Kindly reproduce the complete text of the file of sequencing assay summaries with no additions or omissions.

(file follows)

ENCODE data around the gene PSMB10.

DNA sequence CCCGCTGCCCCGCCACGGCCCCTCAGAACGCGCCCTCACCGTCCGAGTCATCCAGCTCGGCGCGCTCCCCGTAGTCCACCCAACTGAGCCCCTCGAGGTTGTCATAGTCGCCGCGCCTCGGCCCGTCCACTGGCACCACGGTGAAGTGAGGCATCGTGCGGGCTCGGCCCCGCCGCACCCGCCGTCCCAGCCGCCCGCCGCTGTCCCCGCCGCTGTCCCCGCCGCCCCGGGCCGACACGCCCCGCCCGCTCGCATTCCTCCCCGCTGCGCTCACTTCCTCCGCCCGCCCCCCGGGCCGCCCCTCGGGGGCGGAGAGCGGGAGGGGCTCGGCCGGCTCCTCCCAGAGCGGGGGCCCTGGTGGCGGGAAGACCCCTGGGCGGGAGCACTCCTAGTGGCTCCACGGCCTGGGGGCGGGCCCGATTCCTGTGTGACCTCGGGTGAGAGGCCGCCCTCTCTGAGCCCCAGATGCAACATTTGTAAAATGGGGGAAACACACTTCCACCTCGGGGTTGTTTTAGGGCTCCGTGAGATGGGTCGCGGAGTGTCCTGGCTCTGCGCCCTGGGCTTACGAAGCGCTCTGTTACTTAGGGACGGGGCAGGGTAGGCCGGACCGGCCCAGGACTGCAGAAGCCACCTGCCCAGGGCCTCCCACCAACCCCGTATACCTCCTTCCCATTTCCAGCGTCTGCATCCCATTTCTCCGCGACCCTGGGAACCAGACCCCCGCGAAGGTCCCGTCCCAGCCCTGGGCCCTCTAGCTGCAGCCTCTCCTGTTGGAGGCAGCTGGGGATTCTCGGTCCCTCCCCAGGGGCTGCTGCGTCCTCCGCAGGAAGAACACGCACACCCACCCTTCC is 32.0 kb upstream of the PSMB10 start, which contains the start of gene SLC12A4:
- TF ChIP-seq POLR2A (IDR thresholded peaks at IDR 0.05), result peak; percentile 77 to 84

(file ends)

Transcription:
ENCODE data around the gene PSMB10.

DNA sequence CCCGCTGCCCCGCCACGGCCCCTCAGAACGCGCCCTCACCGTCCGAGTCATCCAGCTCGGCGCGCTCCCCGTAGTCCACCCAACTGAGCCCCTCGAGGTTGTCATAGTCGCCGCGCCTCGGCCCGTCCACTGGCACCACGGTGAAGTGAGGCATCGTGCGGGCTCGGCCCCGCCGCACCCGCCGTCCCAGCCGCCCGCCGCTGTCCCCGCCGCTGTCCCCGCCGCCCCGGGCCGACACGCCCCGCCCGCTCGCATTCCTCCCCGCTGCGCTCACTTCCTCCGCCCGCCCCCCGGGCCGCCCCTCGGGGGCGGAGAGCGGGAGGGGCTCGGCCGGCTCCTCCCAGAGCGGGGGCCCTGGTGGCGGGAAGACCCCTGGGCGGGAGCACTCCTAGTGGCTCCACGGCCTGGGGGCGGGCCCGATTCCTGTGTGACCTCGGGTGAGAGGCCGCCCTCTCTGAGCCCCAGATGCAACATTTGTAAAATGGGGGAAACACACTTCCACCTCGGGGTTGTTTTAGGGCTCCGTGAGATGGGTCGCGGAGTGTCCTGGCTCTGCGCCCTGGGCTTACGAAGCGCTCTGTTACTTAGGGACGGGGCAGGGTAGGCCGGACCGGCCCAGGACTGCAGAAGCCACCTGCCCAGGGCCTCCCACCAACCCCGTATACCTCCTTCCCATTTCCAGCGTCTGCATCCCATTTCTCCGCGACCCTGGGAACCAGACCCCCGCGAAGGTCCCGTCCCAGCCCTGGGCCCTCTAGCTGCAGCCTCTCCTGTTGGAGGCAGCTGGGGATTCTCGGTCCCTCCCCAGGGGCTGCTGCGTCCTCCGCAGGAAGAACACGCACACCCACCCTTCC is 32.0 kb upstream of the PSMB10 start, which contains the start of gene SLC12A4:
- TF ChIP-seq POLR2A (IDR thresholded peaks at IDR 0.05), result peak; percentile 77 to 84